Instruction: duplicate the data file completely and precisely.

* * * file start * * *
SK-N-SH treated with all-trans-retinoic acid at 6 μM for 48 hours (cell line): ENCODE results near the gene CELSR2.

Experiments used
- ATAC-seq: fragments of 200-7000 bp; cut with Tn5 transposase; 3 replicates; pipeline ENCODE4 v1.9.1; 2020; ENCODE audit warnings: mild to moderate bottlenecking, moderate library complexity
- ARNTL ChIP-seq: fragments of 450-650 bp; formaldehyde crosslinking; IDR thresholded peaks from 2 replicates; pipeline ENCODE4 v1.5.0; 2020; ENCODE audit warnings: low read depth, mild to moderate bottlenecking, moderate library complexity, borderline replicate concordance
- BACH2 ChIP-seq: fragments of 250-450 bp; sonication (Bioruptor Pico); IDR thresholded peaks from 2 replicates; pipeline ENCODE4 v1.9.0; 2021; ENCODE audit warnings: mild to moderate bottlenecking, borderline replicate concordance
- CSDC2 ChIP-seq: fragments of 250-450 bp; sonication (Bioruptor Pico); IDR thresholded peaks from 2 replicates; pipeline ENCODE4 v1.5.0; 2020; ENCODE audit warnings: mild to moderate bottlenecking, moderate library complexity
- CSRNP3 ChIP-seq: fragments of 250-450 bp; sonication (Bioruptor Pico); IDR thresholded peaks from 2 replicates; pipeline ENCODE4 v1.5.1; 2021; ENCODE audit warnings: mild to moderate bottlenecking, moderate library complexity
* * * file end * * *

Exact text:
SK-N-SH treated with all-trans-retinoic acid at 6 μM for 48 hours (cell line): ENCODE results near the gene CELSR2.

Experiments used
- ATAC-seq: fragments of 200-7000 bp; cut with Tn5 transposase; 3 replicates; pipeline ENCODE4 v1.9.1; 2020; ENCODE audit warnings: mild to moderate bottlenecking, moderate library complexity
- ARNTL ChIP-seq: fragments of 450-650 bp; formaldehyde crosslinking; IDR thresholded peaks from 2 replicates; pipeline ENCODE4 v1.5.0; 2020; ENCODE audit warnings: low read depth, mild to moderate bottlenecking, moderate library complexity, borderline replicate concordance
- BACH2 ChIP-seq: fragments of 250-450 bp; sonication (Bioruptor Pico); IDR thresholded peaks from 2 replicates; pipeline ENCODE4 v1.9.0; 2021; ENCODE audit warnings: mild to moderate bottlenecking, borderline replicate concordance
- CSDC2 ChIP-seq: fragments of 250-450 bp; sonication (Bioruptor Pico); IDR thresholded peaks from 2 replicates; pipeline ENCODE4 v1.5.0; 2020; ENCODE audit warnings: mild to moderate bottlenecking, moderate library complexity
- CSRNP3 ChIP-seq: fragments of 250-450 bp; sonication (Bioruptor Pico); IDR thresholded peaks from 2 replicates; pipeline ENCODE4 v1.5.1; 2021; ENCODE audit warnings: mild to moderate bottlenecking, moderate library complexity